As parents, are you actively teaching your children how to handle money, or is it more of a “do as I say, not as I do” type of situation? With intent or not, you are actively role modeling examples of money behavior for your children. Do you and your partner talk honestly and calmly about money issues, is there a financial plan in place, are you putting money aside for major expenditures, or is it more a “fly by the seat of your pants” approach?
The odds are that if you do well with money your children will, too. Unfortunately, the opposite is also true in that children can learn reckless spending habits from their parents which will affect their adult financial lives for many years to come. Nowhere does the need to understand money management come into play more than in paying for college and using credit. Without a solid financial plan in place to save and pay for college out of the family’s available cash reserves, many families turn to student loans, credit cards and borrowing to finance the cost of an education. The problem can be made even worse if there is no attempt to maximize financial aid or to find college scholarships.
Once the borrowing begins, the total effect on family finances snowballs into a huge financial crunch. If the family is already living from paycheck to paycheck, there is no flexibility to repay any loans or pay off credit card balances. Minimum payments are made, or even worse they are missed, which winds up in late fees and penalties being added on to the existing balance. The bad credit history makes it nearly impossible to get good rates on any other type of credit, so the problem continues to be compounded.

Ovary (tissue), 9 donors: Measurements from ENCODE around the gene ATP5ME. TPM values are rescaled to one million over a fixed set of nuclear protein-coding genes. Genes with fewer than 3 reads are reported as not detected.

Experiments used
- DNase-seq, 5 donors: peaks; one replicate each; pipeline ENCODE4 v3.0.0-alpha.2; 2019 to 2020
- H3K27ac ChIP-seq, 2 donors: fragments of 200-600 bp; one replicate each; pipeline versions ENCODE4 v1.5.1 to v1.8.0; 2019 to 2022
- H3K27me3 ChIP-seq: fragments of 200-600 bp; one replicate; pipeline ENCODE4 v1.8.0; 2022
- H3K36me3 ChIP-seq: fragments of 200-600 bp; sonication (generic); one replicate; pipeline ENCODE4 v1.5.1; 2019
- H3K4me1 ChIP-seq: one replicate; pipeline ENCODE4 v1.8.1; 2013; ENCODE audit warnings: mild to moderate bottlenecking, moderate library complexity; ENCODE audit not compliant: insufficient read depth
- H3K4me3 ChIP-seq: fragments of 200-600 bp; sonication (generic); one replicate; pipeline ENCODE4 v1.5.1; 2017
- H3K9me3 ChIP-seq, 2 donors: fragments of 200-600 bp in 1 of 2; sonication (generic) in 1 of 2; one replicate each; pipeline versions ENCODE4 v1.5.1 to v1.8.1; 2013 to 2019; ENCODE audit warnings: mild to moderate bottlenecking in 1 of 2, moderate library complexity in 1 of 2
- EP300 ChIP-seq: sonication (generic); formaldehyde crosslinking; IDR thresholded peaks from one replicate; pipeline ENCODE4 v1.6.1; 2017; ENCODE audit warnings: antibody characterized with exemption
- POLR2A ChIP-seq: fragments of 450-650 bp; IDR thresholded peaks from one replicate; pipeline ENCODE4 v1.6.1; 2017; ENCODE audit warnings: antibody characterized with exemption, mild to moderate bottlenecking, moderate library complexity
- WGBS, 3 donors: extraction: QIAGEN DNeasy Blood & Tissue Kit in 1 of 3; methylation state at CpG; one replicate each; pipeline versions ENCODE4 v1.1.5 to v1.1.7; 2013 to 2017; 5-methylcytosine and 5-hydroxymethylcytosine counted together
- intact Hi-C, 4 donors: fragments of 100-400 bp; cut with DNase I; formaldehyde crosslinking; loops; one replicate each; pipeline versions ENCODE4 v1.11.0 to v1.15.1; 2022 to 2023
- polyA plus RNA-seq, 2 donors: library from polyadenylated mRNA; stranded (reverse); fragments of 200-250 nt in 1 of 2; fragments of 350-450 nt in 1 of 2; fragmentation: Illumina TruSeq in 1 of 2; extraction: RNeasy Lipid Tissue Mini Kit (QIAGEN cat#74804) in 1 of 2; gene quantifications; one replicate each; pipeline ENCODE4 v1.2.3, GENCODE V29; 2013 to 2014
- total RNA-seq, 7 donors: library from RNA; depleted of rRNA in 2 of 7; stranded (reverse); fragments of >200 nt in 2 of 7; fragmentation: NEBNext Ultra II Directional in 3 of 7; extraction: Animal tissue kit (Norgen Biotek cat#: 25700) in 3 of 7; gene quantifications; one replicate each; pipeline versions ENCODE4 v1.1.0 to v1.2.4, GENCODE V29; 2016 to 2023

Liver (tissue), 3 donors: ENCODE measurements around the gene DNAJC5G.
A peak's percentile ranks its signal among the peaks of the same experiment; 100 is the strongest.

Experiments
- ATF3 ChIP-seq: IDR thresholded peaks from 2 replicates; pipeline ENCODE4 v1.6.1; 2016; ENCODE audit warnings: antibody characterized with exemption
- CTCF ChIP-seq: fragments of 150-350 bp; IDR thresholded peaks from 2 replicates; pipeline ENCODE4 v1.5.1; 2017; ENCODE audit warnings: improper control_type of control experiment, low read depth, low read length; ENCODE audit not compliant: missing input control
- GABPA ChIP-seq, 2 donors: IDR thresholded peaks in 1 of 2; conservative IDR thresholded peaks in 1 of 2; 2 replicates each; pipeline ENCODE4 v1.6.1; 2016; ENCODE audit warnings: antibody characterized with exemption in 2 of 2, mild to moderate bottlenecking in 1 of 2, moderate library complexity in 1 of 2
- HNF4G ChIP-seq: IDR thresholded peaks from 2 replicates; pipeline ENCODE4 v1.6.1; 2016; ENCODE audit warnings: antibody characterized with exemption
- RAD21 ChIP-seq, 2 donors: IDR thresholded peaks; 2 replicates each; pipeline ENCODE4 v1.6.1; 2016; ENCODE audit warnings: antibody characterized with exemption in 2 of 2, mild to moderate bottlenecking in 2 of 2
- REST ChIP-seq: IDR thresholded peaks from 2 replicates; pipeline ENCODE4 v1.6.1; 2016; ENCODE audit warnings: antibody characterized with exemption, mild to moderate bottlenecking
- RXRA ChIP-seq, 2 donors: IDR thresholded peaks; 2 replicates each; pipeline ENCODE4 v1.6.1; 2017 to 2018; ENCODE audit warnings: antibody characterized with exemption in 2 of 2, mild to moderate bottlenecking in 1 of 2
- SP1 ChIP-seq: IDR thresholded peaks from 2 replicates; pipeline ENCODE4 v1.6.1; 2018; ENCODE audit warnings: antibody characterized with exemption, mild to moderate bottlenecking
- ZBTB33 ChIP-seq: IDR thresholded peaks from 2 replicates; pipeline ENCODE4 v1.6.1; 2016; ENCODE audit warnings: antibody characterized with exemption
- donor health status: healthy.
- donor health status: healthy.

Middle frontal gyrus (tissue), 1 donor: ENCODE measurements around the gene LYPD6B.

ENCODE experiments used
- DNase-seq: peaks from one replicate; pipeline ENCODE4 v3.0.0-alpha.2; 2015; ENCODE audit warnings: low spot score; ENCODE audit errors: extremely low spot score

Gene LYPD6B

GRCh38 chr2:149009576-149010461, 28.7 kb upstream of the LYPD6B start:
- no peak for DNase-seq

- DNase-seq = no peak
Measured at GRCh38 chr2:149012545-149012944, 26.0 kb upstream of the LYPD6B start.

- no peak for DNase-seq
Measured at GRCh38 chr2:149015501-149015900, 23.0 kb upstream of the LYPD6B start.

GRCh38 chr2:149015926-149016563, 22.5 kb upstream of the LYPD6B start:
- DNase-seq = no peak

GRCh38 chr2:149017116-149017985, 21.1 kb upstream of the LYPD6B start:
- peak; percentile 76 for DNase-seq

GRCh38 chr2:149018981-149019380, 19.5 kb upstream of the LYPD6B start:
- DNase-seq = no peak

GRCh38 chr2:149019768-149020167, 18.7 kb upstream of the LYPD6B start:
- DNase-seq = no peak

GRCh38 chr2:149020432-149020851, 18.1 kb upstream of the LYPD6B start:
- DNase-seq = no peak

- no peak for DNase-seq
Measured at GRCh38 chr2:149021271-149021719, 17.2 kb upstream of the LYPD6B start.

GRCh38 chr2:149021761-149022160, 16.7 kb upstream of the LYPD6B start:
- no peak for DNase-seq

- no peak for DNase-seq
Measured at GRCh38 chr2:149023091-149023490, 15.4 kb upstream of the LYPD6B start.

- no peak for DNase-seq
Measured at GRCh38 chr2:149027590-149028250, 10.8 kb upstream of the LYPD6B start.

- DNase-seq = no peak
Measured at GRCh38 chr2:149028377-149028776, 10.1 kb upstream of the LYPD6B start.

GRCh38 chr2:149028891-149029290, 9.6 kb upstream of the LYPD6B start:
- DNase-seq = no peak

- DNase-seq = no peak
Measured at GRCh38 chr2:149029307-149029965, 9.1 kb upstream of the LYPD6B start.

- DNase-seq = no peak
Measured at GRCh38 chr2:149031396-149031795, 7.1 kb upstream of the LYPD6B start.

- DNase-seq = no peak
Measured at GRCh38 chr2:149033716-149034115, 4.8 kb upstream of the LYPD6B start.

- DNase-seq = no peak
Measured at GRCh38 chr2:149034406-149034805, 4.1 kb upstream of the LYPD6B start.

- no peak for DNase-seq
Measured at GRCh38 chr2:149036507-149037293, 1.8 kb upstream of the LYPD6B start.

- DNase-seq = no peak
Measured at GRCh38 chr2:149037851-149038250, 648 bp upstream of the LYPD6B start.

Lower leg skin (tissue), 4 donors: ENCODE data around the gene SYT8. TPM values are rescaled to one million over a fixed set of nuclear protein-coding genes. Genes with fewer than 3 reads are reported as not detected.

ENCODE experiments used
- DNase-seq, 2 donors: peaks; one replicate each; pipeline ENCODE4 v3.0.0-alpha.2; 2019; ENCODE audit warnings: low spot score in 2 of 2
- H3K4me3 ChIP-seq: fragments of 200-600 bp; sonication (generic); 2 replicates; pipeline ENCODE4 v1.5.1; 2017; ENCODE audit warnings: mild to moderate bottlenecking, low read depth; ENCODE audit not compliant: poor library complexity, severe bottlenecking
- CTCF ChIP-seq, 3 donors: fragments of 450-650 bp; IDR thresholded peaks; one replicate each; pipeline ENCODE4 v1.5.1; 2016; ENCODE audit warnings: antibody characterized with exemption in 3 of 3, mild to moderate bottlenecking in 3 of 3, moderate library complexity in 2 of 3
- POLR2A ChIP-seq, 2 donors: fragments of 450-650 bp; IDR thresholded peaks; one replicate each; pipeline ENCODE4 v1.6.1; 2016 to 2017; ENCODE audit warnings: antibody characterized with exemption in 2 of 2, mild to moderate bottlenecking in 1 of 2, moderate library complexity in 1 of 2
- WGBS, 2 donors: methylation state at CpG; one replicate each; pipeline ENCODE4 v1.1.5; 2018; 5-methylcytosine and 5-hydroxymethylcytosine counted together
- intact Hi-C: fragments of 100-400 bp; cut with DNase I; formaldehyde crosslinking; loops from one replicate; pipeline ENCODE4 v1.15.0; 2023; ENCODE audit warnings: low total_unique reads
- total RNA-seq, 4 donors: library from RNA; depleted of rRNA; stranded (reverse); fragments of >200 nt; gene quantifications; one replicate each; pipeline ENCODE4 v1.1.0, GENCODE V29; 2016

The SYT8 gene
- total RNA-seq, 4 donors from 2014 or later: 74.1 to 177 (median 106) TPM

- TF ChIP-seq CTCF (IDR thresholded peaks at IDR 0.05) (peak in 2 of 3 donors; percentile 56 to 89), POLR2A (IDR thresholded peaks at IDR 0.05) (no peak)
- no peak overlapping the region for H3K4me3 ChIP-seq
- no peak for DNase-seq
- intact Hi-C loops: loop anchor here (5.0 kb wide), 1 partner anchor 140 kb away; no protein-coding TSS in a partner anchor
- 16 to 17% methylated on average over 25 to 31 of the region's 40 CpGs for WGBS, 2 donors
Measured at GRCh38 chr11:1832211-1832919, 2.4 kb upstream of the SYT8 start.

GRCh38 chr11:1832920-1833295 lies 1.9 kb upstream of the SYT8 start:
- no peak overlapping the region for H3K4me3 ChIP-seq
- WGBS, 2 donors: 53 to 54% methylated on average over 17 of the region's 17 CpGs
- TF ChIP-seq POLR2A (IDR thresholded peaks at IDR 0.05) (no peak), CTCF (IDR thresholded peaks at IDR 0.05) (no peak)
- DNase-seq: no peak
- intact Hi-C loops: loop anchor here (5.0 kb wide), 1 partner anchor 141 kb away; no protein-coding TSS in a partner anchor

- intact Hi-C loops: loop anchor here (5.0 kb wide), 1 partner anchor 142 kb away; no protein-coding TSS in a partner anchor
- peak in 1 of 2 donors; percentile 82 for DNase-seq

A student who graduates from college with a high level of student loans or credit card balances will find it very difficult to get a good start on their adult family life. Here are some things parents can do to avoid these problems by teaching their children how to handle money:
• Lead by example: The best way to teach your children how to handle money is to handle money well yourself. Talk to them about what you are doing to earn money, pay for household expenses, and save for the future. If you are not doing well yourself, make that a learning experience for the entire family as you pull together to pull yourselves out of debt.
• Demonstrate credit: Don’t just give everything to your children. If there is something your child wants to purchase, you can provide a valuable life lesson by offering to make a loan. Do it right by putting the agreement in writing, and be sure to include interest. If your child does not make payments, add on the penalties or ultimately reclaim the item in question.
• Explain borrowing: Your children might see that you live in a roomy house, drive nice cars, or buy beautiful furniture, but they really have no idea how all that stuff shows up at your doorstep. They might think you just sign a piece of paper, pull out a plastic card, or hit a few things on your phone, but don’t know that you have just committed yourself to making “x” amount of payments for a certain period of time. Don’t take a casual approach to your purchases – show them what you are doing, and how payments get made.
Your children should be at least as good as you are at handling money, and hopefully better with some directed teaching activities. Make time to talk to your children about money, credit, borrowing, interest and the whole spectrum of money messages. Provide lessons about getting good value for your money, so that they will have a vested interest in finding a college that your family can afford. Once they head out the door to their freshman year, you want them to have the financial skills they will need to make wise financial choices throughout their college years and on into their adult lives.